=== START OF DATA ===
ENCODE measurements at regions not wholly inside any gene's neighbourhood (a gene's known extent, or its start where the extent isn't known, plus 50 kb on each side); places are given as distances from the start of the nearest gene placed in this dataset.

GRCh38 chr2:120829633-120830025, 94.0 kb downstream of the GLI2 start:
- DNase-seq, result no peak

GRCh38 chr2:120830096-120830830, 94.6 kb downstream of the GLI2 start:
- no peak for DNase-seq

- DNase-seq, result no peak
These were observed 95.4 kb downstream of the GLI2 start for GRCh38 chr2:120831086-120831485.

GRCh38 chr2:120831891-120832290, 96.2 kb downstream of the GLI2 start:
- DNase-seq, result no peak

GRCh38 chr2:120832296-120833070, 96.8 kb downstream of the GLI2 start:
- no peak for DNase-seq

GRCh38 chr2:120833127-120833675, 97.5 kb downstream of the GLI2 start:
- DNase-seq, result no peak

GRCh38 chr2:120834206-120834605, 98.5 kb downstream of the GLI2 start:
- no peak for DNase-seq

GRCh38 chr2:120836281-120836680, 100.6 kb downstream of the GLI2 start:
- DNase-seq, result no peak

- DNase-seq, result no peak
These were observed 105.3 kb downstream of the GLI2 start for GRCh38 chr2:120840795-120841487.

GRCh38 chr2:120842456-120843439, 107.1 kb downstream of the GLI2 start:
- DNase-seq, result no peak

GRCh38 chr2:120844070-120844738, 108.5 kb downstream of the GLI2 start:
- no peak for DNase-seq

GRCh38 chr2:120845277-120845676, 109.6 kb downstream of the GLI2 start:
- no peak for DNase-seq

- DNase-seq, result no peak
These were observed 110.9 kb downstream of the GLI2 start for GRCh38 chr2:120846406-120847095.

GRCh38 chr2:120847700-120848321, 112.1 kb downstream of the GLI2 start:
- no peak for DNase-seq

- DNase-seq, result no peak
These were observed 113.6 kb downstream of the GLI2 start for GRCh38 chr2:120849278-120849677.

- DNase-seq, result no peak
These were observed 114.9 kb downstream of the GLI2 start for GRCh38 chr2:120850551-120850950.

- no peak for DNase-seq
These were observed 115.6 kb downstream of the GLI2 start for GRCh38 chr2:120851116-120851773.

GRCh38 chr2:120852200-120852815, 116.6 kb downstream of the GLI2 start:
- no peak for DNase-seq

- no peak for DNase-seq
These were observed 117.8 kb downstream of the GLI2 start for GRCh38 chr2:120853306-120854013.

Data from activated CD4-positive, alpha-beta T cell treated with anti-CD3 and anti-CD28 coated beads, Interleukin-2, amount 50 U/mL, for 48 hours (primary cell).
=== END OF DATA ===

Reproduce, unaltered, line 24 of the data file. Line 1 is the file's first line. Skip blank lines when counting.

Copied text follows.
GRCh38 chr2:120845277-120845676, 109.6 kb downstream of the GLI2 start: